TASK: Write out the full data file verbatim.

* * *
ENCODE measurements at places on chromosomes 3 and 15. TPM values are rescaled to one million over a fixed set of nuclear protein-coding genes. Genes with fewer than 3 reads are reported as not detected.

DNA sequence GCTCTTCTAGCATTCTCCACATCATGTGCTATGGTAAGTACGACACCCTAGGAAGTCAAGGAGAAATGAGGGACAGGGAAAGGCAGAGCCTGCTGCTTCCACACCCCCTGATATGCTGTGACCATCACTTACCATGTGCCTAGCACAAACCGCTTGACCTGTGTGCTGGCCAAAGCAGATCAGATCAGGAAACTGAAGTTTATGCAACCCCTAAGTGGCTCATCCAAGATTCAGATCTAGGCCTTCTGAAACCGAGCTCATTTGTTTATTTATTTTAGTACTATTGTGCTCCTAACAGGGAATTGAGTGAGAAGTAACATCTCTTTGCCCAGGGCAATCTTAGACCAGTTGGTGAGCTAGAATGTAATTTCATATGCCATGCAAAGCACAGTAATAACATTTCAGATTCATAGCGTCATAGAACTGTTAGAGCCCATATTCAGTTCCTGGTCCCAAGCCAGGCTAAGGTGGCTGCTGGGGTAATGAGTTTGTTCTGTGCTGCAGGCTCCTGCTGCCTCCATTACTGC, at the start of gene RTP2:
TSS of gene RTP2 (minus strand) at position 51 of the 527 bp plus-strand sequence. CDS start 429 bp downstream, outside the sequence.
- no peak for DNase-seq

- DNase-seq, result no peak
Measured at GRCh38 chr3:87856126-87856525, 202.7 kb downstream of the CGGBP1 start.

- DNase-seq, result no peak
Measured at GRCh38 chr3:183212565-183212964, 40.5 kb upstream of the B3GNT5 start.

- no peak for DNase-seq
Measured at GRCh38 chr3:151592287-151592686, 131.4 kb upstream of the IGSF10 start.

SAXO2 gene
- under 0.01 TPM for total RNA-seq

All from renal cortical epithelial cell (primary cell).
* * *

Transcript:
ENCODE measurements at places on chromosomes 3 and 15. TPM values are rescaled to one million over a fixed set of nuclear protein-coding genes. Genes with fewer than 3 reads are reported as not detected.

DNA sequence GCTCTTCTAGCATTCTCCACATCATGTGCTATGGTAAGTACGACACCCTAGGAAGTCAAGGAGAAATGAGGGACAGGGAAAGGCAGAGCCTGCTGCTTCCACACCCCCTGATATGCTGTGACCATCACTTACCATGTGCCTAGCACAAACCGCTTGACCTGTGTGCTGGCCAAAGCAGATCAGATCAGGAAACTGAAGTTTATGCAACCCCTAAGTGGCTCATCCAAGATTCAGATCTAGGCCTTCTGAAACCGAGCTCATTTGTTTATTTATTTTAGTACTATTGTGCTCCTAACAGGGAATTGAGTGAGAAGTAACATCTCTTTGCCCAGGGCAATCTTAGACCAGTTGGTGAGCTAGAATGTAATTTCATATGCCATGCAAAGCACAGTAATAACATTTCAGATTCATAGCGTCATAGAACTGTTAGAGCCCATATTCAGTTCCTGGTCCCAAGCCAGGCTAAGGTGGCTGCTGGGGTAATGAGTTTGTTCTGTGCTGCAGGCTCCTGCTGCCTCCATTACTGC, at the start of gene RTP2:
TSS of gene RTP2 (minus strand) at position 51 of the 527 bp plus-strand sequence. CDS start 429 bp downstream, outside the sequence.
- no peak for DNase-seq

- DNase-seq, result no peak
Measured at GRCh38 chr3:87856126-87856525, 202.7 kb downstream of the CGGBP1 start.

- DNase-seq, result no peak
Measured at GRCh38 chr3:183212565-183212964, 40.5 kb upstream of the B3GNT5 start.

- no peak for DNase-seq
Measured at GRCh38 chr3:151592287-151592686, 131.4 kb upstream of the IGSF10 start.

SAXO2 gene
- under 0.01 TPM for total RNA-seq

All from renal cortical epithelial cell (primary cell).